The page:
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Cancer Care, Inc. Sponsors Make-Up Clinics for Chemo Patients

Cancer Care, Inc. Sponsors Make-Up Clinics for Chemo Patients

NEW YORK--Ten women, some of them in wigs, some without eyebrows
or eyelashes, sat around a conference table spread with make-up.
They were at a free "Improve Your Appearance" clinic
at Cancer Care, Inc., where a cosmetician was demonstrating how
make-up can improve the special beauty problems that come with
chemotherapy.

The women watched intently as cosmetician Kathy Pomerance used
a brush and powder to give a woman named Jeanette natural looking
eyebrows. Jeanette was pleased. "They don't have experience
with someone like me at the department stores," she said.
"They just make you, you know, Joan Crawford eyebrows."

Looking normal while undergoing treatment is one of the problems
cancer patients face, said Carolyn Messner, ACSW, BCD, director
of education and training at Cancer Care. The agency was founded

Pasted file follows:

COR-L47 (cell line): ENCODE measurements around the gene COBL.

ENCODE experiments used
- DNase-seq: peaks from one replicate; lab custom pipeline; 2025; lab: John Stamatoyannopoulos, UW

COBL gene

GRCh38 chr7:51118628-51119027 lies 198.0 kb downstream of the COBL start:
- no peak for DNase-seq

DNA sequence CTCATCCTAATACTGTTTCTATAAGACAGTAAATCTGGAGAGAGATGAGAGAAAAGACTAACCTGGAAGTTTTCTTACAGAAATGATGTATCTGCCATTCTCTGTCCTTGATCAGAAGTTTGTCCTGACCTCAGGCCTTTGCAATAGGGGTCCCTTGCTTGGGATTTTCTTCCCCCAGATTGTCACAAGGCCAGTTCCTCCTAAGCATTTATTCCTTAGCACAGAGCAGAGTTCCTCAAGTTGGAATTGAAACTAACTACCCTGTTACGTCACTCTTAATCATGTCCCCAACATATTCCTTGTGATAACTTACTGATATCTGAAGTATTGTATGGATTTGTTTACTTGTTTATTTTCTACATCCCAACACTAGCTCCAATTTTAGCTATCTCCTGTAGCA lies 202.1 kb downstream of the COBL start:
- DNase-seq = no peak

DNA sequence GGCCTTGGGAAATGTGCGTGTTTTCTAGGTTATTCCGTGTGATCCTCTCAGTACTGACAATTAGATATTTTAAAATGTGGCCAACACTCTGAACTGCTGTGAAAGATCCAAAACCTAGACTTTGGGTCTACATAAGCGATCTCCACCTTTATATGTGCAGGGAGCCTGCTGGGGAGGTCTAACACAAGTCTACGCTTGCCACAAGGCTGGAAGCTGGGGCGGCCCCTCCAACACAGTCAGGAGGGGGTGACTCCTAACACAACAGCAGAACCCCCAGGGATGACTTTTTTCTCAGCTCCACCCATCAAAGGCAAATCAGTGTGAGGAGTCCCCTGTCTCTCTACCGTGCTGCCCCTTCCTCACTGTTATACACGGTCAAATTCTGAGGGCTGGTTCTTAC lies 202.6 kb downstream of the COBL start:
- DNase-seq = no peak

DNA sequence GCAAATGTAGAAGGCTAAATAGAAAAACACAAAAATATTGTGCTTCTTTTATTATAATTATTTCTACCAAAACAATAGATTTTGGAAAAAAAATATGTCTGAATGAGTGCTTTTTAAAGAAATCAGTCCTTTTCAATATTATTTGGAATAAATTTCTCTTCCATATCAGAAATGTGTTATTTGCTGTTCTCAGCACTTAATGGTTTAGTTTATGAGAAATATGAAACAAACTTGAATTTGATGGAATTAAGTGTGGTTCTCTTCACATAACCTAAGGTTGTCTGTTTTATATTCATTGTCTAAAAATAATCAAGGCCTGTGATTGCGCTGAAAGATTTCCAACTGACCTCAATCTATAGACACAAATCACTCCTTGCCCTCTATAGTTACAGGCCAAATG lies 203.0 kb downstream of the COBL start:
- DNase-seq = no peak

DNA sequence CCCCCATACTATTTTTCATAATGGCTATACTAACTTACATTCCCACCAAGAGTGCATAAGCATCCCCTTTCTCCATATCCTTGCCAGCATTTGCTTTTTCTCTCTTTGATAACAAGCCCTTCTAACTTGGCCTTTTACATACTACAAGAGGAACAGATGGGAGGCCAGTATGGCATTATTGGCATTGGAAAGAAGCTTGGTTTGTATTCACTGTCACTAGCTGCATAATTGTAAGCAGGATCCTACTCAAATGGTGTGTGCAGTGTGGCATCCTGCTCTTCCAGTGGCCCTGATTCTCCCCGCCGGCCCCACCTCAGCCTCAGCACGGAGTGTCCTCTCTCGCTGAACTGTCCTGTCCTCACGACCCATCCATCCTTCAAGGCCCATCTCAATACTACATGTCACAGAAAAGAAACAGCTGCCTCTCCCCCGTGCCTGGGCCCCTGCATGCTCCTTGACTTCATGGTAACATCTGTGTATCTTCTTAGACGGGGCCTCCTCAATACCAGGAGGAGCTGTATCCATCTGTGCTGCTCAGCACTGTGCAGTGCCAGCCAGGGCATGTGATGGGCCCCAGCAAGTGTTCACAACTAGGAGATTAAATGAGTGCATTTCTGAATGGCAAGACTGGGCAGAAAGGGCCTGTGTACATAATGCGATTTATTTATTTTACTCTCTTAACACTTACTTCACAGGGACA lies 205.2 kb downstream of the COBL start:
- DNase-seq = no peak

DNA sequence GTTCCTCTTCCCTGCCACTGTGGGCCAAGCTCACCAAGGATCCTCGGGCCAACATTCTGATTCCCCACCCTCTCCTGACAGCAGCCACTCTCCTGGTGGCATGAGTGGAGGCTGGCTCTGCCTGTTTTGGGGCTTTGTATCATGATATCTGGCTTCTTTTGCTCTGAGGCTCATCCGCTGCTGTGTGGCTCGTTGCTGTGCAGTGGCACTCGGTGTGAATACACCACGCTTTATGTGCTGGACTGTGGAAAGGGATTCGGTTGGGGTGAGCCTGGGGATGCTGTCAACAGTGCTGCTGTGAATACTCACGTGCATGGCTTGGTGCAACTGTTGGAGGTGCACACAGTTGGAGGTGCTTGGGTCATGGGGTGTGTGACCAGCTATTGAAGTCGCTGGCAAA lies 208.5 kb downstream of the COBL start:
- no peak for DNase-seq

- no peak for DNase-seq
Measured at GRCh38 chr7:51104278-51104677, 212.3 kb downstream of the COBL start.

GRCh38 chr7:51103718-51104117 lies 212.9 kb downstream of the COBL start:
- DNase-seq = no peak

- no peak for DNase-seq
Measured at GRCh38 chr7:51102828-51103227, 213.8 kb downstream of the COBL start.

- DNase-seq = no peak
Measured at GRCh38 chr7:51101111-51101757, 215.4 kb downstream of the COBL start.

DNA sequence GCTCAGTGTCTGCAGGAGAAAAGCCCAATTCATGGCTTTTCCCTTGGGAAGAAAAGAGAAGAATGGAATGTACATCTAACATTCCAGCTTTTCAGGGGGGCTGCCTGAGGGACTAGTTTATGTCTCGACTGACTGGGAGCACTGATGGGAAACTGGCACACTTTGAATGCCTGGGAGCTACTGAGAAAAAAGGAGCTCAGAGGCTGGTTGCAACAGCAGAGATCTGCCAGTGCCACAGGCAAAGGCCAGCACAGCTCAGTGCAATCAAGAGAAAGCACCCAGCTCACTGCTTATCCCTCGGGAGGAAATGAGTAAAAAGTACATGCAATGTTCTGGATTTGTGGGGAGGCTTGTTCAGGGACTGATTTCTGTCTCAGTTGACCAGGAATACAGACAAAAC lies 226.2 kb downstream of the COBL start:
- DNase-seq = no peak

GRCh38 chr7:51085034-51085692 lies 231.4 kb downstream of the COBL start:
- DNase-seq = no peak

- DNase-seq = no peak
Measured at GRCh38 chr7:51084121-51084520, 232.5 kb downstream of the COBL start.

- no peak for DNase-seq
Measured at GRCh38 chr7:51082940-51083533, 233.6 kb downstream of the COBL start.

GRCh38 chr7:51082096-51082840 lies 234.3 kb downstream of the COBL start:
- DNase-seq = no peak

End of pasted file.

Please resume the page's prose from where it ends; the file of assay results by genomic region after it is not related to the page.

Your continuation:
in 1944 to help cancer patients and their families cope with the
impact of cancer. Today it is the largest agency in the country
providing professional full-time social services as well as financial
aid to cancer patients.

"Cancer patients, in general, are much more functional than
they were 10 or 20 years ago. They are able to go back to work
full time and manage their family responsibilities," Ms.
Messner said. "They have to be able to return to their social
roles and the workplace looking like they have always looked.
Make-up allows them to look like themselves--sometimes even better."

Cosmeticians, like hairdressers, get to hear their clients' innermost
thoughts and feelings. "Working with the youngest women is
the hardest," Ms. Pomerance said. "Their lives and their
families' lives are changed so radically, so early."

But none of the women, whatever their age, appear bitter,"
said Ms. Pomerance, a freelance make-up artist who specializes
in paramedical camouflage (cosmetics for burn and accident victims)
and does make-up at a Manhattan boutique for women who have had
mastectomies. "What's gratifying is their enthusiasm. It's
fun and exciting to see them looking healthier and feeling prettier,"
she said.

Ms. Pomerance was also enthusiastic as she talked to the women
at the Cancer Care clinic. "Something else to think about
when you're going through chemo is bright colors. Think bright!
Don't be afraid to use color because it will counteract sallowness."

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